1. Cheap calls to international destinations directly from your cell phone. This is Huge!
  2. Skype calls do not use any of your wireless plan minutes. Yak all day long if you want to! Especially useful for those long tech support calls to 1-800 numbers during peak hours.
  3. All of your Skype contacts are automatically imported/synced when you sign-in to Skype.
  4. Contact presence is indicated. The online contacts filter to the top of the list, just like with the desktop application.
  5. Call Quality is good.
  6. It’s available at last – Yippee!!!

The Bad Read the rest of this entry »





Google Maps 4.0 OTA update available for Droid

11 02 2010

I got an Over the Air update this morning on my Droid for Google Maps. The new version is 4.0, just last week we got version 3.4 which added multi-touch.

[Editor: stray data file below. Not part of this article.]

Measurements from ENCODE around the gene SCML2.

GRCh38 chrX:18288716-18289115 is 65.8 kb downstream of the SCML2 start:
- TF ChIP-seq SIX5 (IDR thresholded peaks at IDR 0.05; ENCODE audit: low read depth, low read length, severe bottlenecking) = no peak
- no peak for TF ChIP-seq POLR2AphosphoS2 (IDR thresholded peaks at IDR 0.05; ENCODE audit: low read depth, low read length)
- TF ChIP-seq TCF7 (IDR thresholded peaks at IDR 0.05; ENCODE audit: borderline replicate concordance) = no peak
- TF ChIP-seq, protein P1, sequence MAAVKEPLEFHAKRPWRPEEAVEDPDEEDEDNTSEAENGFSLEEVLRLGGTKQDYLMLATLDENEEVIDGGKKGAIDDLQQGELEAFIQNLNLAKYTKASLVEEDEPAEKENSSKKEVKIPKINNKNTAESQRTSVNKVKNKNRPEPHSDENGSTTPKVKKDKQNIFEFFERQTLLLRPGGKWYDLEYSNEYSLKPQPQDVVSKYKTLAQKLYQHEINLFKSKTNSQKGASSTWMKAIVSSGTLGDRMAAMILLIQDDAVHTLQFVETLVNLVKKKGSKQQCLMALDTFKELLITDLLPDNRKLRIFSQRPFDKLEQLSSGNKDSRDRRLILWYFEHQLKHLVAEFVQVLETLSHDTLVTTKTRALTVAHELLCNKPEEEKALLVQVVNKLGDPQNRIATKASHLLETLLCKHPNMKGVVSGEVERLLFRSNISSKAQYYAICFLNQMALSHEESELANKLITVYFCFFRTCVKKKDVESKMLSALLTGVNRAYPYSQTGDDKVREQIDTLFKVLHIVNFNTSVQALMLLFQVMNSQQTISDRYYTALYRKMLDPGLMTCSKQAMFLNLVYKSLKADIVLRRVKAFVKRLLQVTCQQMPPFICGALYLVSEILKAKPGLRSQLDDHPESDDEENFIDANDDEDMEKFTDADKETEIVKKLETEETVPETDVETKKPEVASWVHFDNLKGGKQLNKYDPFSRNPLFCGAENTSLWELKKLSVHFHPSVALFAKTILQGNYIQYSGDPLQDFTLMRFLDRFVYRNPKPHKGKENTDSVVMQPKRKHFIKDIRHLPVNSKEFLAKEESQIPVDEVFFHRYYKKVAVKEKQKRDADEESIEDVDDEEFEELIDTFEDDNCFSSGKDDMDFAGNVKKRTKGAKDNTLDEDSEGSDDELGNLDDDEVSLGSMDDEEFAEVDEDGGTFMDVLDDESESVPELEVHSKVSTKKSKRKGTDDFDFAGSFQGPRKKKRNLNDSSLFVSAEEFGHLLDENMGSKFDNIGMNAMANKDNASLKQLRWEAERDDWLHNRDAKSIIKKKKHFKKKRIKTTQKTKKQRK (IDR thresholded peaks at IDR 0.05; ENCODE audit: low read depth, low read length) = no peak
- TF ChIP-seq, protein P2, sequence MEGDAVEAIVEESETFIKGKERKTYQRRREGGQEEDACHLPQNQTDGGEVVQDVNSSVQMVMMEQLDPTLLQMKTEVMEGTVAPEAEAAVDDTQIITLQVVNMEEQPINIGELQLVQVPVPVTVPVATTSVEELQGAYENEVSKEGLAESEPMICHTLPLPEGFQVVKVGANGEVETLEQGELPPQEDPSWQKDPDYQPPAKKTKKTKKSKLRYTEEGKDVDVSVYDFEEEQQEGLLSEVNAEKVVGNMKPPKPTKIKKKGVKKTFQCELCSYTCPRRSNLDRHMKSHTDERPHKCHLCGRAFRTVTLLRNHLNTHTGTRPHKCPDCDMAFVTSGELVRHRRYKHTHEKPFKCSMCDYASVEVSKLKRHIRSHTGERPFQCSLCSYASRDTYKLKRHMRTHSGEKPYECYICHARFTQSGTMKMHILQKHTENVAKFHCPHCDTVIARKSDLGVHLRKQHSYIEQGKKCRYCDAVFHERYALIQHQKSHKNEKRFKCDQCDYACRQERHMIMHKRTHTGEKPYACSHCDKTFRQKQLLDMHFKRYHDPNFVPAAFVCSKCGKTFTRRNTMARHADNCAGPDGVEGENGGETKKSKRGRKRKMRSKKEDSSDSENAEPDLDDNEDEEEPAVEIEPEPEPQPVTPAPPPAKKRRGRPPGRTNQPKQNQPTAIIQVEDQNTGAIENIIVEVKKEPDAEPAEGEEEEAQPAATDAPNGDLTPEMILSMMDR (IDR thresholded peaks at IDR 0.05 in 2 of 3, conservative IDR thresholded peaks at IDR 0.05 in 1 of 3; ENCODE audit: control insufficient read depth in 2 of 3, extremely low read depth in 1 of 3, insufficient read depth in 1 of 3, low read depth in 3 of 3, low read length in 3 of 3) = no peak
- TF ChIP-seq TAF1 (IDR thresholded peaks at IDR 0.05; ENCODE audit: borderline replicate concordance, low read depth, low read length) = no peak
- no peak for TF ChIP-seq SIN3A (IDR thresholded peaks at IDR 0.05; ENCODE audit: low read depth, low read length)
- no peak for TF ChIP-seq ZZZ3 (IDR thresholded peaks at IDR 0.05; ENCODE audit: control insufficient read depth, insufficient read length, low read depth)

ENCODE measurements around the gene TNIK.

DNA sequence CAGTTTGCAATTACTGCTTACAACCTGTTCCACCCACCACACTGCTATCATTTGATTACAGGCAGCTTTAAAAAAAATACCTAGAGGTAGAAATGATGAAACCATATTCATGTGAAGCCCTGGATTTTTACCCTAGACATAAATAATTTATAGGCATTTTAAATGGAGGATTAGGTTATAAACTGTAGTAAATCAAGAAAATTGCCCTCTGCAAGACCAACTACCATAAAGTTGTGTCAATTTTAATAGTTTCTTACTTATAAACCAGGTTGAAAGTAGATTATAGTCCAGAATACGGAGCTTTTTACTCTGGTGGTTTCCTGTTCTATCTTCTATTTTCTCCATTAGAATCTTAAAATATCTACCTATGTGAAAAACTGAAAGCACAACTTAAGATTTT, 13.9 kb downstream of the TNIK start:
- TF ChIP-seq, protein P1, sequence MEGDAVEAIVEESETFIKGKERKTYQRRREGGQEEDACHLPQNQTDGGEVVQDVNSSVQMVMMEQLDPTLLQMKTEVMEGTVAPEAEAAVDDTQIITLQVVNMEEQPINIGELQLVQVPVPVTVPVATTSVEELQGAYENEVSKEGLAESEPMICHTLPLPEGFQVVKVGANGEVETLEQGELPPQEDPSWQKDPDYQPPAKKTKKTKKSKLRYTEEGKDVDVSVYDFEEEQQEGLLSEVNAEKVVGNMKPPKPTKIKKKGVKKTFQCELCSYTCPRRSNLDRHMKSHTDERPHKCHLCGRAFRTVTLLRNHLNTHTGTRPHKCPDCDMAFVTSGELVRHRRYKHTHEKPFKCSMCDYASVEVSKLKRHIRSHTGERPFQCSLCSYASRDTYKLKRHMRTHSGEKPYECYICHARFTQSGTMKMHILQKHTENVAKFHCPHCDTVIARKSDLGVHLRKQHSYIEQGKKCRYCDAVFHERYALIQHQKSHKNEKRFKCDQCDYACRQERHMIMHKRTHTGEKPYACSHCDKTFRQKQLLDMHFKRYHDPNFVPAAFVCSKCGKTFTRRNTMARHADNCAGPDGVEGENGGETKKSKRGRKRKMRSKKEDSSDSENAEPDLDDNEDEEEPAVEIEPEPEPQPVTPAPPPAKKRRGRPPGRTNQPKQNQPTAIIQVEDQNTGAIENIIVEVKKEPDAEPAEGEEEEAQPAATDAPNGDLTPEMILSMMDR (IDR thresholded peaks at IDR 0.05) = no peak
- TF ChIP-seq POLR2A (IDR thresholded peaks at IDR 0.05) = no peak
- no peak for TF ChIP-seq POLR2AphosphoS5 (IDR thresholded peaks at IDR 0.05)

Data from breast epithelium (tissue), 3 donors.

3.4 to 4.0 sounds like a significant jump, however the only new feature I could find was an additional map layer that is integrated with Google s new social networking product, Buzz.

Multi-touch was a huge usability improvement and got no mention from Google, it was just slipped in. Clearly they are jazzed about buzz at Google. I’ve got one follower on Buzz and automatically was made follower of 12 others. Looks like Google are going after twitter with the way the Buzz network is setup. Is buzz a twitter killer? I don’t think so (just yet) because it integrates with Twitter, right now I view it more as a supplement to twitter and other social micro blogging. It maybe a freindfeed killer.